New Mexico State University student and ETV software engineer Ziad Arafat, right, and ETV operations manager Carter Taylor upload data from an ETV drone to a computer. ETV uses drones and robots augmented with artificial intelligence to sift through new data and analyze that alongside previously collected data sets to give farmers precisely the right recommendations for their field and specific crops. ETV won a $20,000 investment in GreenAI, sponsored by New Mexico Gas Company, at AgSprint, a business accelerator program at NMSU’s Arrowhead Center. (NMSU courtesy photo)
While farmers can walk their fields, the years of data they might have about their crops can overwhelm them, especially when they need to make quick decisions when diseases strike.
This is where Emerging Technology Ventures Inc. comes in, automating the walking of the fields with drones and recommending immediately actionable remedies from analyzed data.
It was at AgSprint, a business accelerator program at New Mexico State University’s Arrowhead Center, where ETV was able to hone in on their customer’s needs.
“We had an idea of what our GreenAI could do but were able to see that farmers needed actual remedies for diseases in their crop, and fast,” said Cliff Hudson, ETV’s chief technology officer.
During AgSprint, ETV was able to take a deep dive into customer discovery, where they took stock of the data farmers already had, but which the farmers were unable to process quickly. ETV uses drones and robots augmented with artificial intelligence to sift through new data and analyze that alongside previously collected data sets to give farmers precisely the right recommendations for their field and specific crops.
ETV won a $20,000 investment in GreenAI, sponsored by Arrowhead’s industry partner New Mexico Gas Company, at AgSprint. This allowed ETV to grow its business by recruiting employees – ETV is on track to have 24 in New Mexico and one in Indiana – and educate a budding workforce by bringing on interns from NMSU, Navajo Technical University and high school students interested in robotics or coding.
Software engineer Ziad Arafat came on to work with ETV as an intern while he was in a local robotics team.
“I started programming at 15, but it’s hard to learn when you don’t have a project to move forward with,” said Arafat, who is heading to NMSU in the fall to study artificial intelligence.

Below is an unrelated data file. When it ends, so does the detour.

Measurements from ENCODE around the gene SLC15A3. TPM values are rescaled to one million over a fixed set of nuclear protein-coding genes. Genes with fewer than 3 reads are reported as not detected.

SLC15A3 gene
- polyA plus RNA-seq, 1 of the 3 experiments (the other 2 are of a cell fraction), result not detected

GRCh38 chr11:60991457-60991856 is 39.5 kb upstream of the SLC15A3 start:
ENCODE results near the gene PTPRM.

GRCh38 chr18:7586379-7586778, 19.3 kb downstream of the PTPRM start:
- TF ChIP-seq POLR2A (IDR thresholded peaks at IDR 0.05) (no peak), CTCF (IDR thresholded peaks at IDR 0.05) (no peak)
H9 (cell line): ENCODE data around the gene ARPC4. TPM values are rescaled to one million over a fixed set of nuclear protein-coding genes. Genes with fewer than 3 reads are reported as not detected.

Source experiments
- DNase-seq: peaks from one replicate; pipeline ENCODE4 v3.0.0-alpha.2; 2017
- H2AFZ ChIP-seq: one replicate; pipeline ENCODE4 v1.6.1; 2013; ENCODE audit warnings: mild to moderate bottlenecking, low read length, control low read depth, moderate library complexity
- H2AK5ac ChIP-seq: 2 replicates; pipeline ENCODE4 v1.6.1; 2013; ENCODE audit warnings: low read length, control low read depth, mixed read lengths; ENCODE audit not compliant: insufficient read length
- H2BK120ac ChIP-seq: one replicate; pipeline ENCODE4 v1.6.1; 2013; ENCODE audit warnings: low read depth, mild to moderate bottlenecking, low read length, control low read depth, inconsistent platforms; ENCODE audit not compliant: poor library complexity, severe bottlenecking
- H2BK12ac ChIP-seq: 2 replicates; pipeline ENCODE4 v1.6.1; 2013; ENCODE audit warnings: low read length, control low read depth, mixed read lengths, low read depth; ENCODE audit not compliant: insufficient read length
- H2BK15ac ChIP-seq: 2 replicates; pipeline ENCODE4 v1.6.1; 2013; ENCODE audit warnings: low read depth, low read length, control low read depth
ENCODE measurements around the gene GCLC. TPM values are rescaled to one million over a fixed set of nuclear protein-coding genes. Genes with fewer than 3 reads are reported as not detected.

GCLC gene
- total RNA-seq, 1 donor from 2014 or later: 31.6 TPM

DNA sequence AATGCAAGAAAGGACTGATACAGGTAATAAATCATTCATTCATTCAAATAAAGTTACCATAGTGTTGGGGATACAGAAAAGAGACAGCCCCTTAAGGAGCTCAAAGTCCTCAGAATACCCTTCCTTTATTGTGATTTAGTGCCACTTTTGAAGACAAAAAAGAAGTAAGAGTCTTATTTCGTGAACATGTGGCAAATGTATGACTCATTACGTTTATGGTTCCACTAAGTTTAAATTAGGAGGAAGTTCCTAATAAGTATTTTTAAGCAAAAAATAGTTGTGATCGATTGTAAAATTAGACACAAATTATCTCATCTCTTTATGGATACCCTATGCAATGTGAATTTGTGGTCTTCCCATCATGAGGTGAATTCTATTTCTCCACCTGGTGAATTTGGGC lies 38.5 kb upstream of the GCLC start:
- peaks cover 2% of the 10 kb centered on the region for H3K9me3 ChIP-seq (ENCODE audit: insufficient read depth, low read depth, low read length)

“Now I make the prototype user interfaces for GreenAI,” he said. “More than just doing focused programming, I’ve also been able to learn soft skills, like collaboration and how to make better documentation like for our partners at Sandia Laboratories.”
“These partnerships with groups like Sandia Laboratories, Arrowhead Center, and New Mexico Small Business Assistance program have been a real driving reason why we selected New Mexico for ETV,” said Hudson. “The state did a great job recruiting us as a place to nurture business with great incentives like job training programs, local economic development acts, plus recognizing that businesses don’t always make money right out of the box and can’t necessarily use tax credits but will need partnerships to drive their growth.”
Zetdi Sloan, director of Arrowhead Center’s Sprint Accelerator programs, said, “We have built a strong network of industry leaders who want to see economic growth in our state and are willing to give time as a resource to help these startups refine their vision and strategies, to set them up for the best success that will be to the advantage to generations of New Mexicans.”
ETV has expanded its reach from the ground to the skies with SkyAI, a drone specifically suited to wind turbines.
“Our advantage over the competition is that while there are other companies with drones, they only use visual examination. We use visual, thermal and lidar, which is a pulsed laser light that can make a 3D representation,” said Hudson. “The drone shows the leading edge of a wind turbine blade and scout for any cracks and how to take corrective actions before catastrophic failures set in. What we do with SkyAI in an hour takes a day to do manually.”
ETV will be presenting in May at the 2019 Industry Growth Forum in Denver and at the upcoming MassChallenge Texas in Houston Round 2 in June. The most exciting adventure is ahead of them this fall as they travel overseas, representing one of 12 technologies selected by the U.S.-China Innovation Alliance’s InnoSTARS Houston Competition to head to proceed to the next round of competition and investor discussions in China.
“Winning has helped us validate and refine our technology because these are industry experts judging our work,” said Hudson. “Our technology’s architecture can move into sensing and action in complex environments, especially critical infrastructure like roads, bridges, dams, cell towers, and power polls. Once we have data sets, we will be able to move into other markets very quickly.”
To learn more about how Arrowhead Center’s AgSprint business accelerator program is facilitating innovation in agriculture in partnership with industry partners, visit their website, or contact Sloan at 575-646-7833 or firstname.lastname@example.org.
Author: Cassie McClure – NMSU